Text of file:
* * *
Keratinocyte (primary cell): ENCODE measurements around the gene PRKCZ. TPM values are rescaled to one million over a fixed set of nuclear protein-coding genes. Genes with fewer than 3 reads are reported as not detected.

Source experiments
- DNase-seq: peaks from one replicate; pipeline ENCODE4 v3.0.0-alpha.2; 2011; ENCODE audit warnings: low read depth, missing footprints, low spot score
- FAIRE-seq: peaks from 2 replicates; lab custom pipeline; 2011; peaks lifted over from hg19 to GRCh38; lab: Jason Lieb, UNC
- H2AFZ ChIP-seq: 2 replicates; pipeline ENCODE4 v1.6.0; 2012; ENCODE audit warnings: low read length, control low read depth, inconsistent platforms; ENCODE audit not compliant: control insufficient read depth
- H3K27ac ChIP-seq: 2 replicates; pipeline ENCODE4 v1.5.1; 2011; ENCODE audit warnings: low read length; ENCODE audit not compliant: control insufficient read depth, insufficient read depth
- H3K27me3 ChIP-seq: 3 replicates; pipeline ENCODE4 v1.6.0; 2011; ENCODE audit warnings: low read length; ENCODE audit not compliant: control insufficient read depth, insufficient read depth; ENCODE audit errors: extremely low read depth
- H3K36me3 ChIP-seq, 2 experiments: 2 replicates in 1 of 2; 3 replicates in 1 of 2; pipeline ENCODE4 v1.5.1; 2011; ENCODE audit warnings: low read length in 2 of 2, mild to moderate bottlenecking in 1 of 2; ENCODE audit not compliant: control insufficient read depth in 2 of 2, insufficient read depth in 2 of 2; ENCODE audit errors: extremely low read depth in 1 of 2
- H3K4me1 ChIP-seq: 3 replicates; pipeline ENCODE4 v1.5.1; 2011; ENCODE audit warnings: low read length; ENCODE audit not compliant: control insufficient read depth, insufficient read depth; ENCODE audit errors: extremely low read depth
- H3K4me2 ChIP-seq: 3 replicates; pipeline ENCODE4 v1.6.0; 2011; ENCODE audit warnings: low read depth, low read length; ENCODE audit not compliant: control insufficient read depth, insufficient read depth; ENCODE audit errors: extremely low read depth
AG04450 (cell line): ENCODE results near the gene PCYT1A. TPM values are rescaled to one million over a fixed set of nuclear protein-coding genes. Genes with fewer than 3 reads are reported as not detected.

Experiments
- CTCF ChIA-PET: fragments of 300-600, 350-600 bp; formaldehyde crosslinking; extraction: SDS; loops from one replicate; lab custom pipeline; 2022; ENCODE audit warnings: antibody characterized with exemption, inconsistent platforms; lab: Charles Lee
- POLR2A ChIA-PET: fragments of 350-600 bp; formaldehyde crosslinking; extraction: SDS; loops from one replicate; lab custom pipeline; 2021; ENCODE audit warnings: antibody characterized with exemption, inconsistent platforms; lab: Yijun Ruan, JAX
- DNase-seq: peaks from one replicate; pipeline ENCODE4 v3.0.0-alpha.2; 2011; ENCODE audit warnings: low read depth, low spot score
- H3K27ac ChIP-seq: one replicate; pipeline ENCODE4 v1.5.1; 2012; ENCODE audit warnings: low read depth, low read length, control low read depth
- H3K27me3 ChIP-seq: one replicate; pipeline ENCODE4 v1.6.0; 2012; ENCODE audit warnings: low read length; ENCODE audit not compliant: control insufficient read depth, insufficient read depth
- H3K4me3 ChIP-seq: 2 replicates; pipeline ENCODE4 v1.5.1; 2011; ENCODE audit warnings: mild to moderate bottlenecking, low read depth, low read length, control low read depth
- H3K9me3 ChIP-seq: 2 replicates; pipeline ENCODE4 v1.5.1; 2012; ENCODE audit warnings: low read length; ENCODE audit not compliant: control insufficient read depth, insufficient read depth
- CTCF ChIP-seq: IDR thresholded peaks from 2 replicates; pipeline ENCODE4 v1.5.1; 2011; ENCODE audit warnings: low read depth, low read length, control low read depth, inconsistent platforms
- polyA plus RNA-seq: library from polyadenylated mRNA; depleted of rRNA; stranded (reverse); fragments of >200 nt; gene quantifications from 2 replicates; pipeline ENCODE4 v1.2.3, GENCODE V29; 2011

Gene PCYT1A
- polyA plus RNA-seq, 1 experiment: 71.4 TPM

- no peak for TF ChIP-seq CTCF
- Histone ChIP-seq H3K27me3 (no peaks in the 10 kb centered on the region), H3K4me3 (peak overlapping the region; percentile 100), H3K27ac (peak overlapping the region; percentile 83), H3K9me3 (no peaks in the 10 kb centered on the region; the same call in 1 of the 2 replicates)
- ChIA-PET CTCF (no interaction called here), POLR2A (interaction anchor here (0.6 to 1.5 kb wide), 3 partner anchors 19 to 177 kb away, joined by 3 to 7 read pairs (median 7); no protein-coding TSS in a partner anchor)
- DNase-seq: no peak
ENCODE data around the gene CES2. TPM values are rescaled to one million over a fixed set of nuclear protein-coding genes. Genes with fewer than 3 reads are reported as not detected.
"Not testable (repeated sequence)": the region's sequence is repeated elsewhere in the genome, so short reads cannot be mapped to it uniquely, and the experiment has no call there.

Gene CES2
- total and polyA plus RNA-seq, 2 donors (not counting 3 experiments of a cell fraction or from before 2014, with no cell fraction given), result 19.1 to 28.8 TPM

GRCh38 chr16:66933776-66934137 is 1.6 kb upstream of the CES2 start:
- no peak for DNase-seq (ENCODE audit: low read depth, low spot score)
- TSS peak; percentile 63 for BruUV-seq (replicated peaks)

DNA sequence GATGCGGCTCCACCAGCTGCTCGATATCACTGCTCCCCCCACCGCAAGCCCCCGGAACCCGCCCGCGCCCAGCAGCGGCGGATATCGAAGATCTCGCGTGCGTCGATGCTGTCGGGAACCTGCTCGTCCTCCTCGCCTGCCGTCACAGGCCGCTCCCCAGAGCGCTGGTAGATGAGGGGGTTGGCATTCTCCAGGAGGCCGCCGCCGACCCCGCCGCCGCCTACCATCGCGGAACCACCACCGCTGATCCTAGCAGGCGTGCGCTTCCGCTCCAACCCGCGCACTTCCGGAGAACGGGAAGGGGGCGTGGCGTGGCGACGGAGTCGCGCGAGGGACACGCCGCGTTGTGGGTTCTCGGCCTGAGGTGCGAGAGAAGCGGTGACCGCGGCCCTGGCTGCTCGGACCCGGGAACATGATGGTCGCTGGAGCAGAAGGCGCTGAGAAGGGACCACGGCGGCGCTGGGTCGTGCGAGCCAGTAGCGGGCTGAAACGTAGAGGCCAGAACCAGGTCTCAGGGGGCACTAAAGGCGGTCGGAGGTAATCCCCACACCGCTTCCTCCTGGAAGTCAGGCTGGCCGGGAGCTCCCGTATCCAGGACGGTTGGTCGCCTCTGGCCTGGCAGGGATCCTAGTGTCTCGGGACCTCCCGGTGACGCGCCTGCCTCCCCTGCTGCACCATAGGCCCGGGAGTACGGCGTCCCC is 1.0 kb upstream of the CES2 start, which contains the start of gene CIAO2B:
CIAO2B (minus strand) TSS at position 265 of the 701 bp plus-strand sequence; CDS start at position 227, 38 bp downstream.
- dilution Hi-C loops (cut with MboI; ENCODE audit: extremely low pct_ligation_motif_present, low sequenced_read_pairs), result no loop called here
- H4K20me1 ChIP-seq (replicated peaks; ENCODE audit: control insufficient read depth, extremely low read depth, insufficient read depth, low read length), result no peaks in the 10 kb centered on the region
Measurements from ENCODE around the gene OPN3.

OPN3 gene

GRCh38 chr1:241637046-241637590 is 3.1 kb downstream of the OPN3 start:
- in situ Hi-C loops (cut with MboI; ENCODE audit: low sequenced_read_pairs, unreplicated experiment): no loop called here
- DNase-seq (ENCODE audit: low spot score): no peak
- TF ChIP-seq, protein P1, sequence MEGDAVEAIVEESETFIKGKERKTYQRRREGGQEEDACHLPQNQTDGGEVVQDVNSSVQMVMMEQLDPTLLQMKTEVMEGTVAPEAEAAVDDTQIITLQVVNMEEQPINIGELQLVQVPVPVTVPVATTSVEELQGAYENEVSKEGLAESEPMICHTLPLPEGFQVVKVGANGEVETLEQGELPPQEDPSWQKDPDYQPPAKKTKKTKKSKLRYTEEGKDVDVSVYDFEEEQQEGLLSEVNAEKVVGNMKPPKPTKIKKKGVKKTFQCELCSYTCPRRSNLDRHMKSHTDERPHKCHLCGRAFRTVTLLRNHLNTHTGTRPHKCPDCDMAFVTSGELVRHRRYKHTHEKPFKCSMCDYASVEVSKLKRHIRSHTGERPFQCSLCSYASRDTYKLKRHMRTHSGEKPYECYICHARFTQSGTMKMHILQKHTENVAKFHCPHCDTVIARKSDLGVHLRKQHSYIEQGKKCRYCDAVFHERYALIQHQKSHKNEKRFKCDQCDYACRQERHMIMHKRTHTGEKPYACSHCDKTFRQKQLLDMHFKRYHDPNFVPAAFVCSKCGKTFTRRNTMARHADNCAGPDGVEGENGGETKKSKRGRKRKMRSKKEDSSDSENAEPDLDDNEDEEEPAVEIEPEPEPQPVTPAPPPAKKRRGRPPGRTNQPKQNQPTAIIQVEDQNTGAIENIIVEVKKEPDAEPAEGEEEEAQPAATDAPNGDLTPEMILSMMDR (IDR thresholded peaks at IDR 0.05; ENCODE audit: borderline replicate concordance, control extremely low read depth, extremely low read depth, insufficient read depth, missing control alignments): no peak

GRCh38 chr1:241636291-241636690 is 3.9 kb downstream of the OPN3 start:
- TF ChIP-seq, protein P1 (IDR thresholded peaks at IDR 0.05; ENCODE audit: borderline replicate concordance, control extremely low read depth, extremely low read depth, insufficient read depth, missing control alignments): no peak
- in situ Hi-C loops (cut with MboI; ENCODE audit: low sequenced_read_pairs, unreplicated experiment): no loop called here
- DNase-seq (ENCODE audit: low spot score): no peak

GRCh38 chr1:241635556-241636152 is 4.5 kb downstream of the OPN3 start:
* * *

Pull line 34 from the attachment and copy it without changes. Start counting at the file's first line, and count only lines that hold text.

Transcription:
- TSS peak; percentile 63 for BruUV-seq (replicated peaks)